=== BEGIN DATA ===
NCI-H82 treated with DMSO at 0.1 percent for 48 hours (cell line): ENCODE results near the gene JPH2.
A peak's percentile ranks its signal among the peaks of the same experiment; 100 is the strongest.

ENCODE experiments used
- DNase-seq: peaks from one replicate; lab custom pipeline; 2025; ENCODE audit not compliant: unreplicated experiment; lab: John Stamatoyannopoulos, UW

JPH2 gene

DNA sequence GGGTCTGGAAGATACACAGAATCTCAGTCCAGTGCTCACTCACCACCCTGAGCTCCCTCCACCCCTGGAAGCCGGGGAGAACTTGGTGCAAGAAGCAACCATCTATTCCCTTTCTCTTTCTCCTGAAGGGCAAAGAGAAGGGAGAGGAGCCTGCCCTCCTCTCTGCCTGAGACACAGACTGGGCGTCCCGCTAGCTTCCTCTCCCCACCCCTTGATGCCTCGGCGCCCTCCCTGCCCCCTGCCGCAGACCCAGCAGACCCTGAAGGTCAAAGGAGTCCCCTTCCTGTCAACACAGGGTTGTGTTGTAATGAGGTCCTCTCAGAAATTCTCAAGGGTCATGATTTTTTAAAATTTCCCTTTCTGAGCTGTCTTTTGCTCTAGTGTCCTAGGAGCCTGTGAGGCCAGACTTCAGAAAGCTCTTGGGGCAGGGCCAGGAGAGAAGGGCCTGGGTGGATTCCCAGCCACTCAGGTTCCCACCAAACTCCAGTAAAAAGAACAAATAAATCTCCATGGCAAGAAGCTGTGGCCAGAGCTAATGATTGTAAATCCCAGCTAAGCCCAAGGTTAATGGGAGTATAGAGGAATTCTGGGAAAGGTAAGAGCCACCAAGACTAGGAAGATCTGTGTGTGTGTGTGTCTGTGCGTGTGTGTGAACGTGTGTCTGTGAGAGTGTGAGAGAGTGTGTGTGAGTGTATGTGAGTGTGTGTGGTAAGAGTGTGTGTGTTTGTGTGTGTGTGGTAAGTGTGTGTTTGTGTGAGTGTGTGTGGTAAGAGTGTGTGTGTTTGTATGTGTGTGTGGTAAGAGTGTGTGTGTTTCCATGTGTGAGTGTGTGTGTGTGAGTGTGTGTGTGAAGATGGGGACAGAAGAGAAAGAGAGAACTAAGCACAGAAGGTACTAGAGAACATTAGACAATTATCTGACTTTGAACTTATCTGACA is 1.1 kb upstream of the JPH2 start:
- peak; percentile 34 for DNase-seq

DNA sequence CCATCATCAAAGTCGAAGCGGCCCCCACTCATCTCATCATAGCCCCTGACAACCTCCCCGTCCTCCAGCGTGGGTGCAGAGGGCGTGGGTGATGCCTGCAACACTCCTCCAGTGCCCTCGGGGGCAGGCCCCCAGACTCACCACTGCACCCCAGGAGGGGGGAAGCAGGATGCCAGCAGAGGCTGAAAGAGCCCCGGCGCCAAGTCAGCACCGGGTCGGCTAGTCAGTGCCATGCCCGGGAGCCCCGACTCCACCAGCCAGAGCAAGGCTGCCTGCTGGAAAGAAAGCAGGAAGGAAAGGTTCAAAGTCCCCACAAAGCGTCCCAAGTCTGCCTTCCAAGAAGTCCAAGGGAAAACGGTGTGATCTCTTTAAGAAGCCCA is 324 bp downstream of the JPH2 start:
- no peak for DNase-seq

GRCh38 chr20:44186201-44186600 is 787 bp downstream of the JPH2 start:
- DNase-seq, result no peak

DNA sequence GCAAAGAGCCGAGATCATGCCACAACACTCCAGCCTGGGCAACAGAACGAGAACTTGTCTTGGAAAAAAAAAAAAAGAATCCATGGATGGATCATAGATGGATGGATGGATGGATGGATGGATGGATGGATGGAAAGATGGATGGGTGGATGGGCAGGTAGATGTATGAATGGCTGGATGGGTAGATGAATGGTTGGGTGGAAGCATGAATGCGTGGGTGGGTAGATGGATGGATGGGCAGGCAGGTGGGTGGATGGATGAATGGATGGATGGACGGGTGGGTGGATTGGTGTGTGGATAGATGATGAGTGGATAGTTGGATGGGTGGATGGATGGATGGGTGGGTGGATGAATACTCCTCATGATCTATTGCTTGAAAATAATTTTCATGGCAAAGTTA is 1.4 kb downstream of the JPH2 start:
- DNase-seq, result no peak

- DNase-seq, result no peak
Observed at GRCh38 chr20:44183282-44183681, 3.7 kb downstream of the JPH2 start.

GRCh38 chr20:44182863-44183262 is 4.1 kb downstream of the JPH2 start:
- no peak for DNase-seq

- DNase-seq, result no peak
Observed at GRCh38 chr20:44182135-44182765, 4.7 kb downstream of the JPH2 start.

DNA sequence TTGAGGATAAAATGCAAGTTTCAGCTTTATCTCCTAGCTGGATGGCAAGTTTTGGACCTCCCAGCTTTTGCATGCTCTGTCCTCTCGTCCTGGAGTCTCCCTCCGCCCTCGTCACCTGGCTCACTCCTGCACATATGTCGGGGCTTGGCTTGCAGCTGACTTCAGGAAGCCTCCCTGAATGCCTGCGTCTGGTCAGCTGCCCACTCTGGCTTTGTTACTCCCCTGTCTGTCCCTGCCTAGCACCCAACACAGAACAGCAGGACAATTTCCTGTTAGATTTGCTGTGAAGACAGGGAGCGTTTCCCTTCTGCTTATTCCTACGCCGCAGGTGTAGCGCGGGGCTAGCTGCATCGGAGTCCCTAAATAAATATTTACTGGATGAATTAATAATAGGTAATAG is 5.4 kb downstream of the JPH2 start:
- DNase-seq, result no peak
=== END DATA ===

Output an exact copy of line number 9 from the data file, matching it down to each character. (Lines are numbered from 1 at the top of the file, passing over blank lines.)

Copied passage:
- no peak for DNase-seq